Obama Envoy Begins Rare Trip to North Korea

December 8, 2009 - 5:09 AM
President Barack Obama's envoy began a rare trip to North Korea Tuesday for the highest-level talks with the communist nation in more than a year.
Stephen Bosworth, North Korea

Stephen Bosworth, President Barack Obama's special envoy for North Korea, departs a hotel in Seoul, South Korea, on Tuesday, Dec. 8, 2009, for a rare trip to Pyongyang. (AP Photo/Lee Jin-man)

Seoul, South Korea (AP) - President Barack Obama's envoy began a rare trip to North Korea Tuesday for the highest-level talks with the communist nation in more than a year as a senior U.S. official warned of strong sanctions against Pyongyang unless it rejoins international nuclear talks.
 
Envoy Stephen Bosworth's mission is to find out whether North Korea will return to the stalled international talks on ending its nuclear programs after carrying out an atomic test blast in May and quitting the six-nation negotiations.
 
Bosworth's delegation flew to Pyongyang from a U.S. military base near Seoul, the U.S. Embassy in Seoul said. North Korea's official Korean Central News Agency later said in a one-sentence dispatch that the delegation arrived in Pyongyang.
 
Footage from broadcaster APTN in Pyongyang showed Bosworth and Washington's lead nuclear negotiator, Sung Kim, arriving at an airport in Pyongyang, shaking hands with North Korean officials and posing for photos.
 
In Washington, a senior U.S. official said Bosworth had no new incentives for the North.
 
"We don't intend to reward North Korea simply for going back to doing something that it had previously committed to do," the official told reporters, speaking on condition of anonymity during the background briefing. "There are no inducements or incentives other than the fact that should they resume the talks, then they would be in a position to pursue some of the things that were possible should they proceed with denuclearization."
 
The official noted that there have been suggestions and indications that Pyongyang may be ready to rejoin the talks involving China, Japan, the two Koreas, the U.S. and Russia. But he added, "You never know what the answer is until you ask and get the question answered."
 
The official warned that the North faces strong U.N. sanctions if it does not agree to return to negotiations.
 
"At a minimum, I think it will reinforce the intention of the international community to continue a very strong enforcement" of U.N. sanctions resolutions adopted to punish the North for its nuclear test and other provocations, the official said.
 
U.S. Secretary of State Hillary Clinton told reporters Monday that she hopes Bosworth is successful in persuading the North Koreans to return to the nuclear talks, and that the North will work for "a new set of relationships with us and with our partners."
 
This week's talks -- the first direct U.S.-North Korean talks since Obama took office in January -- come after a year of threatening rhetoric and rising tensions on the Korean peninsula. Earlier this year, Pyongyang expelled U.N. nuclear inspectors, restarted its atomic facilities, test-fired a long-range rocket and a series of ballistic missiles, quit six-party talks and conducted the nuclear test.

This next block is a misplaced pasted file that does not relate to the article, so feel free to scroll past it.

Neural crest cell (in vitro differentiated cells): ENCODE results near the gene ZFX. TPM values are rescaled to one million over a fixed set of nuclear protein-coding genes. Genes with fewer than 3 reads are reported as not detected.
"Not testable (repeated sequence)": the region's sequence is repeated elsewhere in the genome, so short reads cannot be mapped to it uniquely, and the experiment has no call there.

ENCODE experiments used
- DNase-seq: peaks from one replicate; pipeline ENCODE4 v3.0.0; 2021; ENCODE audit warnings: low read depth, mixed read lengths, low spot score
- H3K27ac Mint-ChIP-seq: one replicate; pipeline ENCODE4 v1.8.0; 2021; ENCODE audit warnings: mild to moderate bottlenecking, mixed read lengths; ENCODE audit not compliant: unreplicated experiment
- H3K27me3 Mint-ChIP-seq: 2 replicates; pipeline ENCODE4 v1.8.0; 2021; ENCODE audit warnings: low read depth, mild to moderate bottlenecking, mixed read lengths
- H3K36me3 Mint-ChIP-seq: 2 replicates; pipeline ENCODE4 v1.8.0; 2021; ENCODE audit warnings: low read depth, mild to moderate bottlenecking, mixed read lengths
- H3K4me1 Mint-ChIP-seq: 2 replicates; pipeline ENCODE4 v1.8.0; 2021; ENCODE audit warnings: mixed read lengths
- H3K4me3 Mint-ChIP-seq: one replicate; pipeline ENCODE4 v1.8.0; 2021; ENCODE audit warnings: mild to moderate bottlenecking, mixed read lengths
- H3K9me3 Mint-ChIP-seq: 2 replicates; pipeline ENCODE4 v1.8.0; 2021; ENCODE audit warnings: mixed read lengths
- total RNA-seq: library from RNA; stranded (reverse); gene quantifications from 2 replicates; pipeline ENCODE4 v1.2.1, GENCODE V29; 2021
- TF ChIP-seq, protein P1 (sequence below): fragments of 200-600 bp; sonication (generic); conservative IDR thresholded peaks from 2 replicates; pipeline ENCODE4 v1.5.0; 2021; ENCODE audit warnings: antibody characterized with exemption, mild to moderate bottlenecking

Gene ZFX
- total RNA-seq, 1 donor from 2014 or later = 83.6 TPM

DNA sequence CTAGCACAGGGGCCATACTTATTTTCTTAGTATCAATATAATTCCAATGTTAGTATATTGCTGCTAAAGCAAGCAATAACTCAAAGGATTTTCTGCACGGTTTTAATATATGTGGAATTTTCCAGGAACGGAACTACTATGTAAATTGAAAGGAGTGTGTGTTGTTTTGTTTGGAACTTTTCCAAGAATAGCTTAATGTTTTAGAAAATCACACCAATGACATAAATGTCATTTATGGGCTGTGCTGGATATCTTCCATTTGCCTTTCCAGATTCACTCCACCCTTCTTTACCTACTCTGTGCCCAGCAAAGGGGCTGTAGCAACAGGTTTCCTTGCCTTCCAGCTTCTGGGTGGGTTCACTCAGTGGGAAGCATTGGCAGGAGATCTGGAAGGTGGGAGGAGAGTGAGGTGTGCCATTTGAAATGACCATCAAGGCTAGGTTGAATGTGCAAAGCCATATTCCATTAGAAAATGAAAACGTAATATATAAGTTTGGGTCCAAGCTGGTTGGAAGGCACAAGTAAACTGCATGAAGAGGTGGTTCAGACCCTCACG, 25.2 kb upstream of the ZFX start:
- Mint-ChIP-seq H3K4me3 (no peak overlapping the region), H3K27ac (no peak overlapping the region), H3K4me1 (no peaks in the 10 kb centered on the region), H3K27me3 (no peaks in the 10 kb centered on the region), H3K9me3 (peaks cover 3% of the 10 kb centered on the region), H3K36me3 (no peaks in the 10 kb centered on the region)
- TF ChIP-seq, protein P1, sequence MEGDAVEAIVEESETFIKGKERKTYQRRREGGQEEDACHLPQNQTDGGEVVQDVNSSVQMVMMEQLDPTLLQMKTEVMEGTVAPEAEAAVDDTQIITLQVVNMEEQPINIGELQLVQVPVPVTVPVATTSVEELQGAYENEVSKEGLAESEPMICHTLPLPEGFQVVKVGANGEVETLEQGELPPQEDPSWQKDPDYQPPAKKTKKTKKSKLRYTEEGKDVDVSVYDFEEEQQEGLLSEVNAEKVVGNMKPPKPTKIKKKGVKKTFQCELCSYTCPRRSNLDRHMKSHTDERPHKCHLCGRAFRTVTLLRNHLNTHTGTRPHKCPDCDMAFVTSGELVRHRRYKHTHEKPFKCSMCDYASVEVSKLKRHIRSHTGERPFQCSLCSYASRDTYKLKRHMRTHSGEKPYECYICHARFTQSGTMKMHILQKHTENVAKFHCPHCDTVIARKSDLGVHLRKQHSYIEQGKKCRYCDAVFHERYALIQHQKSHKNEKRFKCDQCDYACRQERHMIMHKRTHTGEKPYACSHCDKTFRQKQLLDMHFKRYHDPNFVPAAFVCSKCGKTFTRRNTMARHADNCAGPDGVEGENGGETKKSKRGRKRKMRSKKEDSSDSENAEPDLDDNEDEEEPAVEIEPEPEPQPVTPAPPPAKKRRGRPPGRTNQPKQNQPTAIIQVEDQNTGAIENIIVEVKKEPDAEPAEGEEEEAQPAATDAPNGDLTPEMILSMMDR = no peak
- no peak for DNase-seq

Former nuclear envoy Christopher Hill was the last high-level official to visit for direct talks. He was in North Korea in October 2008.
 
Pyongyang says it needs nuclear bombs to counter the strong U.S. military presence in South Korea. The impoverished country has also used the atomic threat to win aid and other concessions from regional powers wary of the unpredictable neighbor.
 
But in recent months, the North has tried to reach out to the U.S. and South Korea in an abrupt about-face that analysts and officials say shows the impoverished regime is feeling the pain of U.N. sanctions. Since August, the North has freed detained U.S. and South Korean citizens and taken other conciliatory steps, including inviting Bosworth for direct talks.
 
Neither side has said which North Korean officials Bosworth will meet in Pyongyang during his three-day trip, though he is widely expected to sit down with Kang Sok Ju, the first vice foreign minister, who is considered the chief foreign policy strategist for reclusive leader Kim Jong Il.
 
North Korea has no choice but to rejoin the disarmament process since Washington has made it a condition of bilateral contact, said Koh Yu-hwan of Seoul's Dongguk University.
 
He said North Korea likely will push for a U.S. commitment on a peace treaty, but State Department spokesman Kelly said the issue of a peace treaty is "not on our agenda" and the issue should be discussed at the six-party talks.
 
Analyst Paik Hak-soon of the private Sejong Institute think tank said it was too early to expect a major breakthrough.
 
"It'll be a preparatory step ahead of full-fledged negotiations. They'll disclose their positions and listen to each other, find and understand what their common interests are and what differences they have," he said.
 
In addition to Sung Kim, Bosworth was accompanied by nuclear and Asia specialists from the Defense Department and the White House. The delegation is to return to Seoul on Thursday before continuing onto Beijing, Tokyo and Moscow to brief other parties in the international talks before returning to Washington.
 
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Associated Press writers Foster Klug and Robert Burns in Washington contributed to this report.